By Tim Leeds
Havre Public Schools Superintendent Kirk Miller told the Havre School Board at its January meeting Tuesday night that the legislative education forum held in Helena on Jan. 4 went very well.
"I think the message came across loud and clear," Miller said.
He said he felt that the legislators see the funding problems in the Montana public education system, but they don't think there is enough money to solve all of the problems.
The breakfast forum, which was sponsored by groups including the Montana School Board Association, School Administrators of Montana, the Montana Rural Education Association, the Office of Public Instruction, the Board of Public Education and the Office of the Commissioner of Higher Education, was billed as an informational meeting to discuss K-12 and higher education issues with the legislators.
Topics of discussion at the forum included trends in education funding in the last decade, enrollment trends, funding formulas, maximum budgets for K-12 and higher education, recruitment and retention of staff, maintaining quality of education and the connections between economic development and education.
Miller said that he felt that there was no need for Havre board members and administrators to be at the legislative session most of the time. He said there will be key points and key bills where their presence at the session could be beneficial, and that he would keep the board informed of the times of those key discussions.
Director of Operations Ric Floren told the board in the finance meeting before the regular board meeting that significant enrollment reductions in the Havre system are projected over the next decade, which will also reduce the total funding. A portion of the K-12 schools' budget funding formula uses the "average number of bodies" (ANB), related to student body size, to determine funding.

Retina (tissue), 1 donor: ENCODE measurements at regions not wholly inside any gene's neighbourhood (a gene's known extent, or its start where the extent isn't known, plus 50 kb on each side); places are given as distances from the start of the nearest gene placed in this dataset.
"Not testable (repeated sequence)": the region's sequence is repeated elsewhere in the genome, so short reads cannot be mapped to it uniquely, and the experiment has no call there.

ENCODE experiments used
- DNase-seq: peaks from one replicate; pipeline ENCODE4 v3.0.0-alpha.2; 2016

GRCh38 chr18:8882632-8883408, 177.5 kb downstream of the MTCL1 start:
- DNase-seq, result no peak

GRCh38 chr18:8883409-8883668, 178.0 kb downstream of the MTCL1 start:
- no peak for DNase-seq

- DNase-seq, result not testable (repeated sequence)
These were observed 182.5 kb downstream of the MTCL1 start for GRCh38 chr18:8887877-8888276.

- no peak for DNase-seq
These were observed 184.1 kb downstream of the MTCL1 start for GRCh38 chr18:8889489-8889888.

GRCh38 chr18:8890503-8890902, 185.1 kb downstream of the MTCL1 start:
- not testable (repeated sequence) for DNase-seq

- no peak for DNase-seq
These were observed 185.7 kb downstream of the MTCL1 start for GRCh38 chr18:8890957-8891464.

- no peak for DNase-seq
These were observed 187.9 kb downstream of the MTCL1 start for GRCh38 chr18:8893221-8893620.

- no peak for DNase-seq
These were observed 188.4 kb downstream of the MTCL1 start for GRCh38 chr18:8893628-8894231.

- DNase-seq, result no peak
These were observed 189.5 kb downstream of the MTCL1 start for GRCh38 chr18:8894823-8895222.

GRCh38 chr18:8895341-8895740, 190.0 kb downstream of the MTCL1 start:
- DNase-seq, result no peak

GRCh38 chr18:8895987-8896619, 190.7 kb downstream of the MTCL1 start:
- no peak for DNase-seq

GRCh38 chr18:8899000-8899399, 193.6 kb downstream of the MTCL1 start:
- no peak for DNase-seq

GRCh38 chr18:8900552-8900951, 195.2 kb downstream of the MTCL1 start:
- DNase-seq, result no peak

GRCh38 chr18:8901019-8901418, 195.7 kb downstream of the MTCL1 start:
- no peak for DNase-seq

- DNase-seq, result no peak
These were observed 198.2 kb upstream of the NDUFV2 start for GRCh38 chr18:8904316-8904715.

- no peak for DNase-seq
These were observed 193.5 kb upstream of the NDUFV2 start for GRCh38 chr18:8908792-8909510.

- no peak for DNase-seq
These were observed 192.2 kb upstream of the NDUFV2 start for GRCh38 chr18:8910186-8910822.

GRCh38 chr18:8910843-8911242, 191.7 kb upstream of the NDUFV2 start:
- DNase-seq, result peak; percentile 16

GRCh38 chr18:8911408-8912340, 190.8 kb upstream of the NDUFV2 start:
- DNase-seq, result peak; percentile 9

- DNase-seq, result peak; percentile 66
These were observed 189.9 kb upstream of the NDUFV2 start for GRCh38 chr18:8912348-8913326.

Floren said projections estimate that the number of K-12 students in the Havre district will drop from 1,386 in the 2000-2001 school year to about 1,200 in the 2004-2005 school year. He said that the estimates project that the high school population will increase from 702 in 2000-2001 to about 756 in 2004-2005, but that the class sizes will probably drop after that. The average student body at the high school by 2010 will probably be about 500 to 550 students, Floren said.
Floren also pointed out that, although the budgets will drop due to declining enrollment, some costs that are out of the school district's control will continue to rise. Projections for electricity and fuel costs show an increase from $267,912 in 2000-2001 to $357,804 in 2003-2003, almost $90,000 in two years.
Floren said that these are costs that the district has no control over, but still has to build into the budgets. He said the Havre district is fortunate because of improvements to the roofs, doors and windows approved by the school board. He said because of the increased efficiency, the district actually reduced costs from 1998-1999 to 1999-2000, even though electricity and fossil fuel rates increased.
Floren reviewed projections of the schools' fiscal analysis for FY02, which includes estimated ANB; non-levy revenues; cash; expenditures and revenue for FY01, and estimated property tax valuation for FY02, which assumes no additional loss in value. Under this analysis, the district would lose $235,727 in the elementary district and $240,919 in the high school district. The high school loss could be offset with an increase in mill levies, but the elementary district is at the imposed budget cap and cannot increase the levies.